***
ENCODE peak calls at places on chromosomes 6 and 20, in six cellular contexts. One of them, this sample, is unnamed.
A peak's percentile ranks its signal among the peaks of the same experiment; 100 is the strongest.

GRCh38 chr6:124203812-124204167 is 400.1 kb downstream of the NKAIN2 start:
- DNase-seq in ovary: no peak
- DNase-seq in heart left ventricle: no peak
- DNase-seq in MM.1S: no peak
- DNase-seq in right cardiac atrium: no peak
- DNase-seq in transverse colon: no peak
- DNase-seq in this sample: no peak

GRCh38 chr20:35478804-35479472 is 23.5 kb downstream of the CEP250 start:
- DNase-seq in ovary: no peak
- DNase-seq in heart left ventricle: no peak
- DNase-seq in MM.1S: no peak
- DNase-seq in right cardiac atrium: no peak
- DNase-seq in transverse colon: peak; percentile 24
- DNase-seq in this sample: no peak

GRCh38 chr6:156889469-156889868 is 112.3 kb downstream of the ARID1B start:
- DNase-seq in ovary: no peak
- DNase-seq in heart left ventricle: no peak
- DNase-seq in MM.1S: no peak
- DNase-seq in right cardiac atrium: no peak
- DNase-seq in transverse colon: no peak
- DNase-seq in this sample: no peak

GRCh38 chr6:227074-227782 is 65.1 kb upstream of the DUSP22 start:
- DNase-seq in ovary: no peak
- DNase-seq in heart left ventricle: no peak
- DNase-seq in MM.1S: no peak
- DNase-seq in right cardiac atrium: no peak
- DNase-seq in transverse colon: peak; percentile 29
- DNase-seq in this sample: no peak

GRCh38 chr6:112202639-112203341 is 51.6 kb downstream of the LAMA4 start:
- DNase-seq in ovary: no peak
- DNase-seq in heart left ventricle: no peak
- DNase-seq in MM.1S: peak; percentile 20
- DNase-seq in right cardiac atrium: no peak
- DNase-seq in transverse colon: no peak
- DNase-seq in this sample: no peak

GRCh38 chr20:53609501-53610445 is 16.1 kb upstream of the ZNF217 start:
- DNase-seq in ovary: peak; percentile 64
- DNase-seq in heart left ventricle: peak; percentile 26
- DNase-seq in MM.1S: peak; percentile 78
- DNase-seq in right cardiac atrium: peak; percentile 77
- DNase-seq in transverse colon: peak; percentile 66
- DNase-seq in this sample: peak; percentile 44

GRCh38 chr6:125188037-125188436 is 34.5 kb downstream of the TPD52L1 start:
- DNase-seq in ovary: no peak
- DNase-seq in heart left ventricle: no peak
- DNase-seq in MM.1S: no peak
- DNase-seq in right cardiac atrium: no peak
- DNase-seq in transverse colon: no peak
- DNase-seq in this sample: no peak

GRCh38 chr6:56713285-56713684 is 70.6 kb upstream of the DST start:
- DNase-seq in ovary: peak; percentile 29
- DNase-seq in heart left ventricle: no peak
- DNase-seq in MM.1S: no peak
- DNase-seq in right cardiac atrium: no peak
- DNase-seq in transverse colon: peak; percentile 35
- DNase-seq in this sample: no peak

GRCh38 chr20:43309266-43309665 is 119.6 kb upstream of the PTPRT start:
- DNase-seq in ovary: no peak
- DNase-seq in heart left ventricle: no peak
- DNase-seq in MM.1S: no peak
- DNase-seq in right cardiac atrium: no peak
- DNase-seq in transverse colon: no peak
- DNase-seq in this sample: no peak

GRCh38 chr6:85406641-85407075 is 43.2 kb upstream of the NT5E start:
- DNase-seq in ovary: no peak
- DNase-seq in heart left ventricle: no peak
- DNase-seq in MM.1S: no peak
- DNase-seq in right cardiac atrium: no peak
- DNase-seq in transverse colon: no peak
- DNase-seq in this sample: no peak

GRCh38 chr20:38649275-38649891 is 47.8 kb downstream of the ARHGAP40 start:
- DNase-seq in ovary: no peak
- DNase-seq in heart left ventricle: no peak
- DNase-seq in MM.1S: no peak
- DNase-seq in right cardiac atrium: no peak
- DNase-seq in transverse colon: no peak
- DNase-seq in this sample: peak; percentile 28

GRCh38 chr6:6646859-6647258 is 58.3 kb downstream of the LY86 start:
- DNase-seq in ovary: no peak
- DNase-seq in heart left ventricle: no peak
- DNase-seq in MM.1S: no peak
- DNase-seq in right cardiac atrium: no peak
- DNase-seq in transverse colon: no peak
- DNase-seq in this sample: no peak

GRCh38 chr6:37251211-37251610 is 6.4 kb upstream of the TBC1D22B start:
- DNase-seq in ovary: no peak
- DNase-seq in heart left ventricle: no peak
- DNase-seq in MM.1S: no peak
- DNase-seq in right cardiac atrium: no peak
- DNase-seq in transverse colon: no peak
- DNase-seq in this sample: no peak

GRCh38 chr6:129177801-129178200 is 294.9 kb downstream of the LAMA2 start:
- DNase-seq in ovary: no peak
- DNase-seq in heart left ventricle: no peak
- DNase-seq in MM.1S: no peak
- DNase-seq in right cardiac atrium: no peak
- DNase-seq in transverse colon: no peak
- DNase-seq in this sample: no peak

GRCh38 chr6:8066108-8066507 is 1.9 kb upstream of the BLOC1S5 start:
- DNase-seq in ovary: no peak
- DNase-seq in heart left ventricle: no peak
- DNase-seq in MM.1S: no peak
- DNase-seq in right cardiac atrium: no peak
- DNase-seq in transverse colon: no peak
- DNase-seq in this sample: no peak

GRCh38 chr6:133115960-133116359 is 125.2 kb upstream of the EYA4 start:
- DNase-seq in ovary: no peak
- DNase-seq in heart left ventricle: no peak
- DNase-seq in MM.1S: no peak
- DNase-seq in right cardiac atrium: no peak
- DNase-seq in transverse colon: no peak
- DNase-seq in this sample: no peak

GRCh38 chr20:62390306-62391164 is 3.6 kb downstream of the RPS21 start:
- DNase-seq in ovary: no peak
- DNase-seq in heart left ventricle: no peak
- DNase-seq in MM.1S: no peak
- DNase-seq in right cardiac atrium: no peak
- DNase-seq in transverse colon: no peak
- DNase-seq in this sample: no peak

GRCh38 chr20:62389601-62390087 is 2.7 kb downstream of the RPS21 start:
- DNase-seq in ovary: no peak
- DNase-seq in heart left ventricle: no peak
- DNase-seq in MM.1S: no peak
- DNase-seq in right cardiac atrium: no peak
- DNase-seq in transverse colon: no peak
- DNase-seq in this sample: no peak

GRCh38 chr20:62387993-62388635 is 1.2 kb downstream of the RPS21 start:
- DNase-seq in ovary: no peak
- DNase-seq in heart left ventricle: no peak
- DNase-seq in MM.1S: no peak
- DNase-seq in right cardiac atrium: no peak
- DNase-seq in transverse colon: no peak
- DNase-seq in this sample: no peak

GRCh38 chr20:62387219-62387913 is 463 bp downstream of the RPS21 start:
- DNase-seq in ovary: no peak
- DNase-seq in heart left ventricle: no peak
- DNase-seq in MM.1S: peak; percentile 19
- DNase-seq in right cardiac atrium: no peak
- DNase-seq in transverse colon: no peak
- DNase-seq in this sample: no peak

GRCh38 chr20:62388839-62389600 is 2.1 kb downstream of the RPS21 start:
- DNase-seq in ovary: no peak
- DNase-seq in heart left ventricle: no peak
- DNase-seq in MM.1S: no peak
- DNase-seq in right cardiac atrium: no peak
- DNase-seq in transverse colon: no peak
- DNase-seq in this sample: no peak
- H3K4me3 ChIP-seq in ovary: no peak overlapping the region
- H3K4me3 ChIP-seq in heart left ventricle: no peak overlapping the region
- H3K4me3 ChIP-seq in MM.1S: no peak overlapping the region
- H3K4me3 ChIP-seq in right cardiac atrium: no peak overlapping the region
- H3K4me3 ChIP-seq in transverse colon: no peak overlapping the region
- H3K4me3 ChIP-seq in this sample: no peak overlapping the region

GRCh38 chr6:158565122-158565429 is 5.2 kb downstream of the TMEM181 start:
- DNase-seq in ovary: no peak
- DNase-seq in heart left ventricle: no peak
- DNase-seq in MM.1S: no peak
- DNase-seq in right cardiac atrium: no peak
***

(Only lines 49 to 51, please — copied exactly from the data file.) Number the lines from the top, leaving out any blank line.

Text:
- DNase-seq in right cardiac atrium: no peak
- DNase-seq in transverse colon: no peak
- DNase-seq in this sample: no peak